Before you move on, there is a quality control step that you should do, that I'll mention now. When you extract the Station and Offsets, you can graphically verify what you are getting with a little-known trick. When you click Apply on the Station Base Report, you can hold down the Ctrl key and it will also draw a line where it is pulling a Station / Offset. It will look like this:
This is a good way to confirm that you are getting what you want. In doing this, I noticed that if your adjacent alignment goes backward from your mainline stationing, the reporting won't report on it correctly. This is pretty clear when you display the graphical view during reporting. This is what I found doing the right side of my test.
Notice how it doesn't pick up the backward jog on the adjacent alignment? At this point all that I did was verify that all the points that I needed where correctly reported on. You can 'make' InRoads report on that 'jog' correctly, but it's really easy to just tweak your text file or spreadsheet to correct for these little things when they occur. I used the InRoads > Tools > Tracking > Horizontal Alignments tool to determine the correct offset to apply at that station. (Notice that it does report on the station, but it grabs the first offset where it hits the adjacent alignment and doesn't extend itself to the 'back jog point'. Just find that Station and edit the Offset to the correct value.)
Next, I created a new 'straight' alignment that was as long as the main alignment. I just did a quick report and noted the final stationing. In my case it was 668.70 ft. long.
To create the 'straight' alignment, I created a new Horizontal Alignment placeholder in the Geometry Project and then used the Add Fixed Horizontal Line under the Horizontal Element toolset. I picked an arbitrary starting Point where I wanted to begin my 'straight' alignment in plan view. And then entered the Direction (due East) and the Distance (as long as my main alignment).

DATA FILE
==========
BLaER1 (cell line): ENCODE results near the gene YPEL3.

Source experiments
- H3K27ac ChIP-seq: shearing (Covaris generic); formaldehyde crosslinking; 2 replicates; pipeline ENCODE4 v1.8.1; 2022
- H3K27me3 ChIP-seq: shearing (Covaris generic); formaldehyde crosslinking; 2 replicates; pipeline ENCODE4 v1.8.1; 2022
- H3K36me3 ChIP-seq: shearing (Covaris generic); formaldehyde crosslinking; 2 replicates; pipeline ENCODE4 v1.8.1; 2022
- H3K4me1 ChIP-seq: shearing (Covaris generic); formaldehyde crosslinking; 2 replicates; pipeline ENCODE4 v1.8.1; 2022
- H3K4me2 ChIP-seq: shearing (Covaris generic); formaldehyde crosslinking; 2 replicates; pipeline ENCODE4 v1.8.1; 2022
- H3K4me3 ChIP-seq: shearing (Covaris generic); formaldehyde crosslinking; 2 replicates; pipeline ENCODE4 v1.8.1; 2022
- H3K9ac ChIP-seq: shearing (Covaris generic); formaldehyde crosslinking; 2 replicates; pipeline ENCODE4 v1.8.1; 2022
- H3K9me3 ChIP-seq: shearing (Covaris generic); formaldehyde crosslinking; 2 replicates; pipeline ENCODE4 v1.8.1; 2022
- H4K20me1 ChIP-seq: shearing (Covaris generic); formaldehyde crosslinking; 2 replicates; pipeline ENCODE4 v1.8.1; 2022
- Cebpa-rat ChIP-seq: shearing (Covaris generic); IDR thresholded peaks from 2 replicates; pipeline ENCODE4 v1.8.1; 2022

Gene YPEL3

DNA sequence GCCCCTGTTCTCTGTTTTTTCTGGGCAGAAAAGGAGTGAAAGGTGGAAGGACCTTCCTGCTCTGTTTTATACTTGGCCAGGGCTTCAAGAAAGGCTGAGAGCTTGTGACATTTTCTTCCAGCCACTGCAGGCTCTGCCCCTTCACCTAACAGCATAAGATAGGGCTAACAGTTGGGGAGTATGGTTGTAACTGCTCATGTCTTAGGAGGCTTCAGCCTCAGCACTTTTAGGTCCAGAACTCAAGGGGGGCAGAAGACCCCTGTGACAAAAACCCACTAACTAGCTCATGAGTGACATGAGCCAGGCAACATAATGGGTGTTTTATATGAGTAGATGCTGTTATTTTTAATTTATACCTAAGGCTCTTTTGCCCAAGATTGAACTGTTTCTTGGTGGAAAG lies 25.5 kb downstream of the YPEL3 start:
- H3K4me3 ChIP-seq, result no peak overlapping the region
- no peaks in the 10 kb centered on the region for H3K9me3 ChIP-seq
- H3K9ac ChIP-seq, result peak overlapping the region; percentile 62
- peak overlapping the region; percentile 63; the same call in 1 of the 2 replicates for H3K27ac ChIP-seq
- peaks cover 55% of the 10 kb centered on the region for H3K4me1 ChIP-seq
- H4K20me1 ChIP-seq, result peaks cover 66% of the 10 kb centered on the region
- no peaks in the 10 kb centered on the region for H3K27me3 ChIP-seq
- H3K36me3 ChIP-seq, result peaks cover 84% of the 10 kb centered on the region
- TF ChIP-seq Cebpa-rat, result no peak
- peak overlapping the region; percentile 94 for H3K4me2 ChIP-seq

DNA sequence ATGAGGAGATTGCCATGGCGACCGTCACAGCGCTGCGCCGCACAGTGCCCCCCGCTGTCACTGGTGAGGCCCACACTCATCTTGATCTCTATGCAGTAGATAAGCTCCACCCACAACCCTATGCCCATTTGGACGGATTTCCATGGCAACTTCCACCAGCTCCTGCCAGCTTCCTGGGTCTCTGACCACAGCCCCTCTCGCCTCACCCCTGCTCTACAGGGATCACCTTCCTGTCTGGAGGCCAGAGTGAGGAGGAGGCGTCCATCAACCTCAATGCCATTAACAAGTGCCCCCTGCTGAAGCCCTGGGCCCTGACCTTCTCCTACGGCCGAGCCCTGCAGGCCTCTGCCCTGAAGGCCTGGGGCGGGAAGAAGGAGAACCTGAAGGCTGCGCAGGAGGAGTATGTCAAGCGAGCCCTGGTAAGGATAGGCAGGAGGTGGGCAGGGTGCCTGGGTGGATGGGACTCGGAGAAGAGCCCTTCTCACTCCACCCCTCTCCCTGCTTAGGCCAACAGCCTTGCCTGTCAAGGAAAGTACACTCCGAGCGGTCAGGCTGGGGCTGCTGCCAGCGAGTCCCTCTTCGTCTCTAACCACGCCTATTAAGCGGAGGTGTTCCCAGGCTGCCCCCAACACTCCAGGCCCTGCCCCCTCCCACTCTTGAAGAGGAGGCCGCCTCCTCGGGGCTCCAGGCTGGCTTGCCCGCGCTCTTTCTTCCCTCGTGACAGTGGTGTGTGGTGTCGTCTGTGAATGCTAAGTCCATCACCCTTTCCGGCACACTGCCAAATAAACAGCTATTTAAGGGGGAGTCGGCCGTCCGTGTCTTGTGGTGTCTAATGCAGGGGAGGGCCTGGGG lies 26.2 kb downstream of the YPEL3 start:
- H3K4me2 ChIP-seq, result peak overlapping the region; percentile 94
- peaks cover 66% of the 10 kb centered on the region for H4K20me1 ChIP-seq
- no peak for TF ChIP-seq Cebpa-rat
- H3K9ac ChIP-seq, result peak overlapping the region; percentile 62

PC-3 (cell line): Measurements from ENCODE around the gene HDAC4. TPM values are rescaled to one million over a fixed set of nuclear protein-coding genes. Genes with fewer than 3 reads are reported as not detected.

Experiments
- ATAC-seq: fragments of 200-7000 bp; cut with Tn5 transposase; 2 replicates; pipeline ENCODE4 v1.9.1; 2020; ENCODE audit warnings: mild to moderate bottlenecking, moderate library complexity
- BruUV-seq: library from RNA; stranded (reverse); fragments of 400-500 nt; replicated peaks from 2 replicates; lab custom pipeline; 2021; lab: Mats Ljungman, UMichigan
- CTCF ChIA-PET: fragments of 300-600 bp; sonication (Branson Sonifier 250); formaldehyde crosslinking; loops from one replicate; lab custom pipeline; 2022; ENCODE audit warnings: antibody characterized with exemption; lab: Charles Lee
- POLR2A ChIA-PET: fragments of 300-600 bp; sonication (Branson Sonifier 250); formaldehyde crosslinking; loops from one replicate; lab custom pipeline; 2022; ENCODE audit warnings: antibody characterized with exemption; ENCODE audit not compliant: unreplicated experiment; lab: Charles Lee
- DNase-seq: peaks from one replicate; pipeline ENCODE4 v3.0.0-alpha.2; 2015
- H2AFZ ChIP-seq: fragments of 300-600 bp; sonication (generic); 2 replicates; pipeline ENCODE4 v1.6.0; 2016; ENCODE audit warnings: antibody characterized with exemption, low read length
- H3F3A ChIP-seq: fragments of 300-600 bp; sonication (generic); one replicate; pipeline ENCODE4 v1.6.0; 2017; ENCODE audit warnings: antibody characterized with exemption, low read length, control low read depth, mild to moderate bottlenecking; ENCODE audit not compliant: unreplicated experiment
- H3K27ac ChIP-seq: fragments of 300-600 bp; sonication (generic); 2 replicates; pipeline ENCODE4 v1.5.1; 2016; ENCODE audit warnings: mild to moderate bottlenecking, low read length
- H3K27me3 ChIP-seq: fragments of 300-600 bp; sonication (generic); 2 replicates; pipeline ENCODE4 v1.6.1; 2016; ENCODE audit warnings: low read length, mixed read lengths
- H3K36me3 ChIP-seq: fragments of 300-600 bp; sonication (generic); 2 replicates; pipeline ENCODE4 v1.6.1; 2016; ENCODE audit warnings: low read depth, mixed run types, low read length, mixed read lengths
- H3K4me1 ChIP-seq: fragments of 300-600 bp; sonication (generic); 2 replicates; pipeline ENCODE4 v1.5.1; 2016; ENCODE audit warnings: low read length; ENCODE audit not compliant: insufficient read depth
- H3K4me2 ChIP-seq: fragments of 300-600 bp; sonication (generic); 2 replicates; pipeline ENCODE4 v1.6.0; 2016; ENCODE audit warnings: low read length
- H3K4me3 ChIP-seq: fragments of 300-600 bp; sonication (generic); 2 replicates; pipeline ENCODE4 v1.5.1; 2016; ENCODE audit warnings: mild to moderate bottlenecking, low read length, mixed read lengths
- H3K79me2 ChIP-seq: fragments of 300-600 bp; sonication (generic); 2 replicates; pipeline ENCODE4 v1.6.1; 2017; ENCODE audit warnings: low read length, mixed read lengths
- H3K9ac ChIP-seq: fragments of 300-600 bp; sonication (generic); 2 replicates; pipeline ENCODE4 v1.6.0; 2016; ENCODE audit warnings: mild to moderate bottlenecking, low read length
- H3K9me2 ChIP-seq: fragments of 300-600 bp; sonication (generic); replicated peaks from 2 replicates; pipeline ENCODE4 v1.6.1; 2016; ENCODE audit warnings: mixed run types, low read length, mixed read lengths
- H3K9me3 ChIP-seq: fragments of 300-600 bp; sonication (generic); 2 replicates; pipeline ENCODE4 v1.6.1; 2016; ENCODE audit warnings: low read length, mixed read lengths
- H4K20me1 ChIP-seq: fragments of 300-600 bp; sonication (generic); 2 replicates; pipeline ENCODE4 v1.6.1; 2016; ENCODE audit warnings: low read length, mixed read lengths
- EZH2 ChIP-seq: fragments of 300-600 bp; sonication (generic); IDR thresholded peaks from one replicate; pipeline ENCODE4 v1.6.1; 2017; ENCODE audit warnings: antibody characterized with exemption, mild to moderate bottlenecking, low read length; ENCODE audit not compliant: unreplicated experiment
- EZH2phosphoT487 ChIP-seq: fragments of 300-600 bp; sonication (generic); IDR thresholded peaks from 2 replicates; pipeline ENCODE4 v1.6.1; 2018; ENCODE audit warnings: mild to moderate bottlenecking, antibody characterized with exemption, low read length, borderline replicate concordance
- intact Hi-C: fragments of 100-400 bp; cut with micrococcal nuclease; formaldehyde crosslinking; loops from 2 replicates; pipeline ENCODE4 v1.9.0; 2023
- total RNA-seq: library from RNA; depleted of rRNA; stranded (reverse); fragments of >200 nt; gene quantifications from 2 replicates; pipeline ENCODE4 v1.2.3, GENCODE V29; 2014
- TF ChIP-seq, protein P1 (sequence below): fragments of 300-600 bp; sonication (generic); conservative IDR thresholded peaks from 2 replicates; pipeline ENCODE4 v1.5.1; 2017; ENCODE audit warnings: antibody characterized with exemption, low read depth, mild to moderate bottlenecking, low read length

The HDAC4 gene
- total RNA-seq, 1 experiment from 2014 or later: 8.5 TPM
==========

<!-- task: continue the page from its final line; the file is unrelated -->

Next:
Then import the Station and Offset text file using the Text Import Wizard, with the new 'straight' alignment as active. The Data Type will be Cogo Points. This will place the Station / Offset points into the Geometry Project relative to the new 'straight' alignment. The wizard will walk you through the setup, but the text file only has two columns so it's pretty easy.
My results looked like this:
Once the Cogo Points have been imported into the Geometry Project, go to Geometry > Utilities > Create / Edit Alignment by Cogo Points to create the adjacent alignments. If a message pops up asking if you want to assign names, just say No. That pops up because your currently active alignment (the 'straight' main) wasn't created with assigned point Names, and you don't really care about that here.
Enter a new name for one of your adjacent alignments and then hit the Tab key. The imported points should be, more or less, in the correct order so just determine the point range and enter it into the Alignment Definition window. You can also use the Graphical Input and Start and then just pick each point on the MicroStation screen to create the connectivity. Either way, once you are done, just click Apply to create the alignment.
Enter a new Name for any other alignments and then Tab to begin creation of additional adjacent alignments.
Once I was done it looked like this:
And I think this is pretty close to what you wanted.
Let me know if you have any questions, and good luck!!
Civilly yours,
- zen